I am amazed that the city has not placed more emphasis on education. Everywhere are huge schools completely shut down. Southern University just recently opened some of their buildings, restoring the expectation of higher paying jobs through education and economic prosperity to the area once more.

We went to what resembled something from The Outer Limits—the silence was eerie, no one was around and all the doors and windows were blown out. There was no protective fencing. We walked through what a family once called home—furniture and personal possessions strewn and upended, walls collapsing—apartment after apartment ripped by Katrina’s fury.

I admired their colorful kitchens and imagined life in their neighborhood. I felt confused and ashamed. I didn’t know what to feel. These people were so devalued—what had once represented their lives and families was abandoned and discarded in a most disgraceful manner, left in a rubble of debris not much different than I would expect to see in a war-torn area. I imagined that some people lost their lives, family members and pets there—but no one would ever find them in that mess!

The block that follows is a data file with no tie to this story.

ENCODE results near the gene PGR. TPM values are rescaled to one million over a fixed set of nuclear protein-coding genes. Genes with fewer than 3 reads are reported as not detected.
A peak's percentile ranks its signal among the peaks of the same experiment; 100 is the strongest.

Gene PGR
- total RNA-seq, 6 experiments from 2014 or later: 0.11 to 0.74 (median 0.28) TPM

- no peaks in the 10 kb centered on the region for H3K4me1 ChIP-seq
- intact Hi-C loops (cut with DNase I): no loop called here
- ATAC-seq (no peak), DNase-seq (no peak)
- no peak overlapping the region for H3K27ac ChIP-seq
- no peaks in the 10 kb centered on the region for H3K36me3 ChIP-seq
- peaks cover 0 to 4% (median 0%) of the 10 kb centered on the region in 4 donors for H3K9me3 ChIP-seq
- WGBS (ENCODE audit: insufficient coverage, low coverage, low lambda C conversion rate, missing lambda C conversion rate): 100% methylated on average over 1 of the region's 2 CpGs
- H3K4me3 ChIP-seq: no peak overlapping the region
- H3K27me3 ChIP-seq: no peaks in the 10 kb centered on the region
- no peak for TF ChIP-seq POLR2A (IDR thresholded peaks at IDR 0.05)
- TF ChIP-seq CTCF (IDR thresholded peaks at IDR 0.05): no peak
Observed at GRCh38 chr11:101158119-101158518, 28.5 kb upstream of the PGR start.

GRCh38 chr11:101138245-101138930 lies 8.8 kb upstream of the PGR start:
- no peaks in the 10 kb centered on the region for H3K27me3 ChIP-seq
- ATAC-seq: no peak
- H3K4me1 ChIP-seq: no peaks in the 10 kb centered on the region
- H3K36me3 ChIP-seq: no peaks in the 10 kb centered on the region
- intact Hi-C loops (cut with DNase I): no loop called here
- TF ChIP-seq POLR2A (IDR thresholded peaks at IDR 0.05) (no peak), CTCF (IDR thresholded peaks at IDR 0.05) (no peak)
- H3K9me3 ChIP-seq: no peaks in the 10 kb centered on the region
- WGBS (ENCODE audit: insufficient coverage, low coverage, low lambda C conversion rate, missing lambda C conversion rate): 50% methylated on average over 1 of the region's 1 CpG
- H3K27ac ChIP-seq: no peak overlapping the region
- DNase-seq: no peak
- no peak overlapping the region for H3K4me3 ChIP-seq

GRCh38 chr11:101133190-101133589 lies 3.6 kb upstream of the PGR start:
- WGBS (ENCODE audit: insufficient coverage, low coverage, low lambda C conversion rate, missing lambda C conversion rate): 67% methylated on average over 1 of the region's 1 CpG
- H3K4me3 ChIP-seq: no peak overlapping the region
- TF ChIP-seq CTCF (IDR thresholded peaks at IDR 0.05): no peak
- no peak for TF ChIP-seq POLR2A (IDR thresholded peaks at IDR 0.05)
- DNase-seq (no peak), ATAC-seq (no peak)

Their possessions and the life they represented were not even given the honor of a burial or the chance of a resurrection into a new life, retooled as affordable housing—enlivening once more the halls and classes of the newer elementary and high schools nearby, but shut down.

Frankly, it sickens me to know these people have been left to their own resources after enduring a horrific experience, directly or indirectly. Everyone knows someone personally who died or lost everything. How is it okay, in America, to ignore the needs of our fellow citizens—of relationship? It reminds me of the callousness of a person who continues to assault their victim. Indifferent to their screaming in pain and pleading for someone to help them. Where is our collective humanity, our accountability to one another?

Those who have remained and endured are just now being served. They represent the voice of the courageous, the persistent, and the hopeful. They began as voices not heard, met with fake concern and indifference, not the compassion they deserved. Really not that different from a person diagnosed with a terminal illness. Admit it, we have all been there with our proclamations, our hollow and uninformed opinions of how that person fell ill, why it happened to them, what they should have done, what they should be doing now. Does that judgment and near condemnation really serve anyone? Does it remedy the circumstance?